“Salsa music” and “Salsa Dance” are very, very much connected. The main purpose of the music is to dance to, but yet they both have their distinct own story in history
The origins of salsa
Existing on-going discussion on the exact origin of salsa. Many people believe that it originates from the Cubana. Because of the social and political pressures and restraints enforced in Cuba and Puerto Rico in the 30’s, many people emigrated or fled into the cities of the U.S.A including New York. These emigrants from the Caribbean blended several music styles together
There are many characteristics that may identify a salsa style.
These salsa styles are made up out of different step patterns, different timing of steps, particular movement on the dance floor for example: slot, circular, dancer preference of turns and moves, attitude, dress code, and others.
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Salsa gained incredible success worldwide especially in the recent years among both men and women. It is hard to pinpoint what exactly contributed to this trend, but there are some interesting facts about Salsa that may have influenced its popularity.
French people from Haiti originally brought a dance called Danzon to Cuba, where salsa is mainly considered to have originated. This dancing technique was soon combined with African and other Caribbean dances, such as rumbas. It also combined with the dance called the Son, which came from Cuba. The Son has its roots in African drum patterns, as well as Spanish dancing, and lent these flavors to salsa. In the 1930s, salsa found its way to Mexico and New York, where it became popular and the actual term for it was coined.
Although it may seem simple, salsa dancing is actually quite complicated. In the very simplest sense, salsa consists of dancing six different steps over music with eight counts. Depending on the sound of the music, the particular styleof the dancers, and the actual salsa style being danced, different beats in the music are accented. For example, accenting the first beat is commonly called dancing on one.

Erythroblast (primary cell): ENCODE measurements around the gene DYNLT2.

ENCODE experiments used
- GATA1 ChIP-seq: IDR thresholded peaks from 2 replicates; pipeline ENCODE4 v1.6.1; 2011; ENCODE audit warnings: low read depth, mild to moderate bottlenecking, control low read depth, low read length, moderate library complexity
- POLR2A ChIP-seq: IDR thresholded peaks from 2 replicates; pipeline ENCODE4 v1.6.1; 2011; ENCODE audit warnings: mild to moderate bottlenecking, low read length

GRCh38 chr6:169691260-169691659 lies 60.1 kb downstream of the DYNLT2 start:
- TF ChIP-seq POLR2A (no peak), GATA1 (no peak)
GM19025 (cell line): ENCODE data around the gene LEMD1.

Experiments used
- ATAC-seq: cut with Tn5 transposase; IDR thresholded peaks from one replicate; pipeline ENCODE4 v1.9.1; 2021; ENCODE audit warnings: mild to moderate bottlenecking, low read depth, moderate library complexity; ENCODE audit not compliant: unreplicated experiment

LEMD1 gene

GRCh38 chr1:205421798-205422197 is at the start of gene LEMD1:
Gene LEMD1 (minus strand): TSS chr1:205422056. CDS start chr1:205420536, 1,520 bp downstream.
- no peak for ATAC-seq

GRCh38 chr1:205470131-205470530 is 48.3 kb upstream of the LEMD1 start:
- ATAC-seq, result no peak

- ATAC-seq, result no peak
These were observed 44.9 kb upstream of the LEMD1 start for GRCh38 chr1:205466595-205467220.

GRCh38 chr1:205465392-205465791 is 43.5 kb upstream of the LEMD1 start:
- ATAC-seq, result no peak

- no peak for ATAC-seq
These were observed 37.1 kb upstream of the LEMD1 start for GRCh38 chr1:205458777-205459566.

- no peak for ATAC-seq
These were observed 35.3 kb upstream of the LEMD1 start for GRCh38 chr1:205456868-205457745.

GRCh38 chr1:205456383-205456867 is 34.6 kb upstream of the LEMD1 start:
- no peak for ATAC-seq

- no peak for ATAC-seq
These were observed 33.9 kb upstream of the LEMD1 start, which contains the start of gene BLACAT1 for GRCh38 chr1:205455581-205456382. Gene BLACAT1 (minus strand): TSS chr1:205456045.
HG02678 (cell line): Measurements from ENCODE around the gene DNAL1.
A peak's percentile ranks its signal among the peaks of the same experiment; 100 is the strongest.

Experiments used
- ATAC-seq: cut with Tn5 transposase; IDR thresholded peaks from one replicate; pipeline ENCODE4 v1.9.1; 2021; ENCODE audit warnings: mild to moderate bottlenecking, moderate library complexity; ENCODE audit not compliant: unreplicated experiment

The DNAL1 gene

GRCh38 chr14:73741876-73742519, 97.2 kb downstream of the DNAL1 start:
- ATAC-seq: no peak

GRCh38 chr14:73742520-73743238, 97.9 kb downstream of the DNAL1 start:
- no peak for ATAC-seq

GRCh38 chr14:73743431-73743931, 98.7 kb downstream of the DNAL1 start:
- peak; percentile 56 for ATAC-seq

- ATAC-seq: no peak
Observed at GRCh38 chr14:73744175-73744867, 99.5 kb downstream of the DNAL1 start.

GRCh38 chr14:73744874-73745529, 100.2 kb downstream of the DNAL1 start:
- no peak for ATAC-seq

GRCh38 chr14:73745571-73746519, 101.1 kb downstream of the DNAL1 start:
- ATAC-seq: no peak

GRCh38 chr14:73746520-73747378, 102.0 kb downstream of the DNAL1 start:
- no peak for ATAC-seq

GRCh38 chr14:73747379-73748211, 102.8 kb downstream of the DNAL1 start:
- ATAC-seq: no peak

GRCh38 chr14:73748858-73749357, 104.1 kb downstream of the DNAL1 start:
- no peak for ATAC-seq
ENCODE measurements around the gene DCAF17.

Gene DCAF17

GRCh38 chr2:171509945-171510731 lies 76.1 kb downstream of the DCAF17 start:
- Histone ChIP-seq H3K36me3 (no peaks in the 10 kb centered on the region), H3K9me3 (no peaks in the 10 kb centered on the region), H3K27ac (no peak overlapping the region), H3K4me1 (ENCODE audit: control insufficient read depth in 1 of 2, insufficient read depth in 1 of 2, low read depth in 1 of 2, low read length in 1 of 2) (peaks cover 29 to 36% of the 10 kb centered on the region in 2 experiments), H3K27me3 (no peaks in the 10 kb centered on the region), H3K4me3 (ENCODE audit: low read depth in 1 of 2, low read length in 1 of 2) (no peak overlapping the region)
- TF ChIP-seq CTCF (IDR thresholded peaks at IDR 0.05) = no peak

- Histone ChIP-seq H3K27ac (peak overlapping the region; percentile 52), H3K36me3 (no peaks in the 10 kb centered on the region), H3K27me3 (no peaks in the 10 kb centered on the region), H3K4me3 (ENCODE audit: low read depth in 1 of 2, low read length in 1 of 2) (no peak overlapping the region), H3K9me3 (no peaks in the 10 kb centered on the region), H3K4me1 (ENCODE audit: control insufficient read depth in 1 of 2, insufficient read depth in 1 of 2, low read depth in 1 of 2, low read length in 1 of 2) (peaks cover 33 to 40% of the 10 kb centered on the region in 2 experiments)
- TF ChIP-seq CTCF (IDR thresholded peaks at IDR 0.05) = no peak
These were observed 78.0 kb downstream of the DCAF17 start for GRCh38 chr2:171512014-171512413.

Salsa is very similar to other Latin dances, including the Mambo, as the two dances are made up of the same number of counts and steps. However, dances such as the Mambo tend to have a feel of moving back and forth. Salsa has more of a side-to-side movement. The motion of salsa dancing is often quick, and should look very smooth.
Salsa can be danced simply, but is also enjoyable to do or watch when more complicated steps are involved. Salsa style dancing often incorporates many different turns. These turns often help distinguish salsa from other types of Latin dancing. However, not all styles of salsa incorporate these particular moves.
There are actually many different types of salsa dancing. Each style developed in a different area with its own particular style. There are a few salsa styles that are widely recognized, such as the Linear styles, which include Los Angeles and New York style, Puerto Rican style, Miami style, Cuban style, Rueda style and Casino style. Cuban style is considered to be the most traditional salsa dance style. Each style incorporates slightly different steps and tricks, such as various turns, as well as different timing and accents.